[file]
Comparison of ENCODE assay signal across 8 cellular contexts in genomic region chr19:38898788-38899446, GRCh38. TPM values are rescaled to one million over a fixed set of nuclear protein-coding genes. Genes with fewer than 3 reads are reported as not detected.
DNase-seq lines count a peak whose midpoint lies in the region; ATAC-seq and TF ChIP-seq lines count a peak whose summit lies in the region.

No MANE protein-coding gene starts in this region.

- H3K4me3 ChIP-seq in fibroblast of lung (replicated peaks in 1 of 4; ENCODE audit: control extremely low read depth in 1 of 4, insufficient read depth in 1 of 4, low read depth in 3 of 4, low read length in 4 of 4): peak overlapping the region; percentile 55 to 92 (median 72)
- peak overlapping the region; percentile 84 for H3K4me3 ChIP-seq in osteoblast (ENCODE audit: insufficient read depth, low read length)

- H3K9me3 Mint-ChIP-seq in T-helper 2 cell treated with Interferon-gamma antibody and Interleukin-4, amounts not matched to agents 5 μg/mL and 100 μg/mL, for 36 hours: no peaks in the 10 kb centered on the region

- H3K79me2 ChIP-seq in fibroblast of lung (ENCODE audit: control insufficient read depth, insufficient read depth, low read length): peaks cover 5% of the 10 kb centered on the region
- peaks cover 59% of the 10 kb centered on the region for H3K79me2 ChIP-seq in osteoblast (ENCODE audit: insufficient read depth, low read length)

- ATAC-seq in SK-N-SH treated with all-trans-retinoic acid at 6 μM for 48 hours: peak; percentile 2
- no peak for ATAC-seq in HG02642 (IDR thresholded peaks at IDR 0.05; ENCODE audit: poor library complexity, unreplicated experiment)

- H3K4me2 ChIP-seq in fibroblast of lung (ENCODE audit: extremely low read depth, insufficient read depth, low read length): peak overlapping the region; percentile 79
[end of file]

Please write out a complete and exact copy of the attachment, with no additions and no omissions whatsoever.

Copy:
Comparison of ENCODE assay signal across 8 cellular contexts in genomic region chr19:38898788-38899446, GRCh38. TPM values are rescaled to one million over a fixed set of nuclear protein-coding genes. Genes with fewer than 3 reads are reported as not detected.
DNase-seq lines count a peak whose midpoint lies in the region; ATAC-seq and TF ChIP-seq lines count a peak whose summit lies in the region.

No MANE protein-coding gene starts in this region.

- H3K4me3 ChIP-seq in fibroblast of lung (replicated peaks in 1 of 4; ENCODE audit: control extremely low read depth in 1 of 4, insufficient read depth in 1 of 4, low read depth in 3 of 4, low read length in 4 of 4): peak overlapping the region; percentile 55 to 92 (median 72)
- peak overlapping the region; percentile 84 for H3K4me3 ChIP-seq in osteoblast (ENCODE audit: insufficient read depth, low read length)

- H3K9me3 Mint-ChIP-seq in T-helper 2 cell treated with Interferon-gamma antibody and Interleukin-4, amounts not matched to agents 5 μg/mL and 100 μg/mL, for 36 hours: no peaks in the 10 kb centered on the region

- H3K79me2 ChIP-seq in fibroblast of lung (ENCODE audit: control insufficient read depth, insufficient read depth, low read length): peaks cover 5% of the 10 kb centered on the region
- peaks cover 59% of the 10 kb centered on the region for H3K79me2 ChIP-seq in osteoblast (ENCODE audit: insufficient read depth, low read length)

- ATAC-seq in SK-N-SH treated with all-trans-retinoic acid at 6 μM for 48 hours: peak; percentile 2
- no peak for ATAC-seq in HG02642 (IDR thresholded peaks at IDR 0.05; ENCODE audit: poor library complexity, unreplicated experiment)

- H3K4me2 ChIP-seq in fibroblast of lung (ENCODE audit: extremely low read depth, insufficient read depth, low read length): peak overlapping the region; percentile 79